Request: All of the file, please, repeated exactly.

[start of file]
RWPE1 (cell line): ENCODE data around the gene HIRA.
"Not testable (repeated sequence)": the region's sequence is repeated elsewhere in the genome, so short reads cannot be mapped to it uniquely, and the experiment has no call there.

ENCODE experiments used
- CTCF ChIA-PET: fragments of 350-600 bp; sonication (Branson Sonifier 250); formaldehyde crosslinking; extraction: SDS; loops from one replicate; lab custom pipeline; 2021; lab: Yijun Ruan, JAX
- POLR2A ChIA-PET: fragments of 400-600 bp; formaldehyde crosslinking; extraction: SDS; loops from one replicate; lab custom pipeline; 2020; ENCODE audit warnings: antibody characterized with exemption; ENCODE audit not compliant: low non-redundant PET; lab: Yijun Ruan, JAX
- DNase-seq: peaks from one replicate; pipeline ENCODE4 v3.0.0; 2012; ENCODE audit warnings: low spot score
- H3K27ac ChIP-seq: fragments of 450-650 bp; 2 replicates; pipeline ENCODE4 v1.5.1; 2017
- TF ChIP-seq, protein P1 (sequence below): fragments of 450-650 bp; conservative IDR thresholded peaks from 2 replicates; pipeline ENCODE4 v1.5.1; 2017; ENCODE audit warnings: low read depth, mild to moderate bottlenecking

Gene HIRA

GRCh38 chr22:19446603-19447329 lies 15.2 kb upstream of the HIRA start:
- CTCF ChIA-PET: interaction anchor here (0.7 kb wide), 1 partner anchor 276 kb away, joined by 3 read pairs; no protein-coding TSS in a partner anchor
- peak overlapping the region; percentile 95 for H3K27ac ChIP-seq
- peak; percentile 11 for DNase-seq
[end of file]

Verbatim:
RWPE1 (cell line): ENCODE data around the gene HIRA.
"Not testable (repeated sequence)": the region's sequence is repeated elsewhere in the genome, so short reads cannot be mapped to it uniquely, and the experiment has no call there.

ENCODE experiments used
- CTCF ChIA-PET: fragments of 350-600 bp; sonication (Branson Sonifier 250); formaldehyde crosslinking; extraction: SDS; loops from one replicate; lab custom pipeline; 2021; lab: Yijun Ruan, JAX
- POLR2A ChIA-PET: fragments of 400-600 bp; formaldehyde crosslinking; extraction: SDS; loops from one replicate; lab custom pipeline; 2020; ENCODE audit warnings: antibody characterized with exemption; ENCODE audit not compliant: low non-redundant PET; lab: Yijun Ruan, JAX
- DNase-seq: peaks from one replicate; pipeline ENCODE4 v3.0.0; 2012; ENCODE audit warnings: low spot score
- H3K27ac ChIP-seq: fragments of 450-650 bp; 2 replicates; pipeline ENCODE4 v1.5.1; 2017
- TF ChIP-seq, protein P1 (sequence below): fragments of 450-650 bp; conservative IDR thresholded peaks from 2 replicates; pipeline ENCODE4 v1.5.1; 2017; ENCODE audit warnings: low read depth, mild to moderate bottlenecking

Gene HIRA

GRCh38 chr22:19446603-19447329 lies 15.2 kb upstream of the HIRA start:
- CTCF ChIA-PET: interaction anchor here (0.7 kb wide), 1 partner anchor 276 kb away, joined by 3 read pairs; no protein-coding TSS in a partner anchor
- peak overlapping the region; percentile 95 for H3K27ac ChIP-seq
- peak; percentile 11 for DNase-seq